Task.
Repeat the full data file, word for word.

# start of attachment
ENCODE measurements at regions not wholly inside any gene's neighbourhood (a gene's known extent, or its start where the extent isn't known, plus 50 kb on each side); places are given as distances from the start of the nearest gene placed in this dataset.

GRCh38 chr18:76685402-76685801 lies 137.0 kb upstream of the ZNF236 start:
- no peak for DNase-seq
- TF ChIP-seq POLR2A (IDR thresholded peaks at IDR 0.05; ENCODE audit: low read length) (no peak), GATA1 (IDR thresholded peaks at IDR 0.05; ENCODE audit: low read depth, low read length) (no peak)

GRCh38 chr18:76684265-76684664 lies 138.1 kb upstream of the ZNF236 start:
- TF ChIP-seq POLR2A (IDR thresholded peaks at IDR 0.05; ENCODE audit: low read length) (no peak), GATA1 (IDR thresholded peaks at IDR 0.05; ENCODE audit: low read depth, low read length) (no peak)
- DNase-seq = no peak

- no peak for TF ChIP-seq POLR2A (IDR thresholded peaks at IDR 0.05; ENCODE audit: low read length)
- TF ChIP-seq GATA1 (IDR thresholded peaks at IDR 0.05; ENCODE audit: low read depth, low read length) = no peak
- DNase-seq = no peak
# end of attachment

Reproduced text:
ENCODE measurements at regions not wholly inside any gene's neighbourhood (a gene's known extent, or its start where the extent isn't known, plus 50 kb on each side); places are given as distances from the start of the nearest gene placed in this dataset.

GRCh38 chr18:76685402-76685801 lies 137.0 kb upstream of the ZNF236 start:
- no peak for DNase-seq
- TF ChIP-seq POLR2A (IDR thresholded peaks at IDR 0.05; ENCODE audit: low read length) (no peak), GATA1 (IDR thresholded peaks at IDR 0.05; ENCODE audit: low read depth, low read length) (no peak)

GRCh38 chr18:76684265-76684664 lies 138.1 kb upstream of the ZNF236 start:
- TF ChIP-seq POLR2A (IDR thresholded peaks at IDR 0.05; ENCODE audit: low read length) (no peak), GATA1 (IDR thresholded peaks at IDR 0.05; ENCODE audit: low read depth, low read length) (no peak)
- DNase-seq = no peak

- no peak for TF ChIP-seq POLR2A (IDR thresholded peaks at IDR 0.05; ENCODE audit: low read length)
- TF ChIP-seq GATA1 (IDR thresholded peaks at IDR 0.05; ENCODE audit: low read depth, low read length) = no peak
- DNase-seq = no peak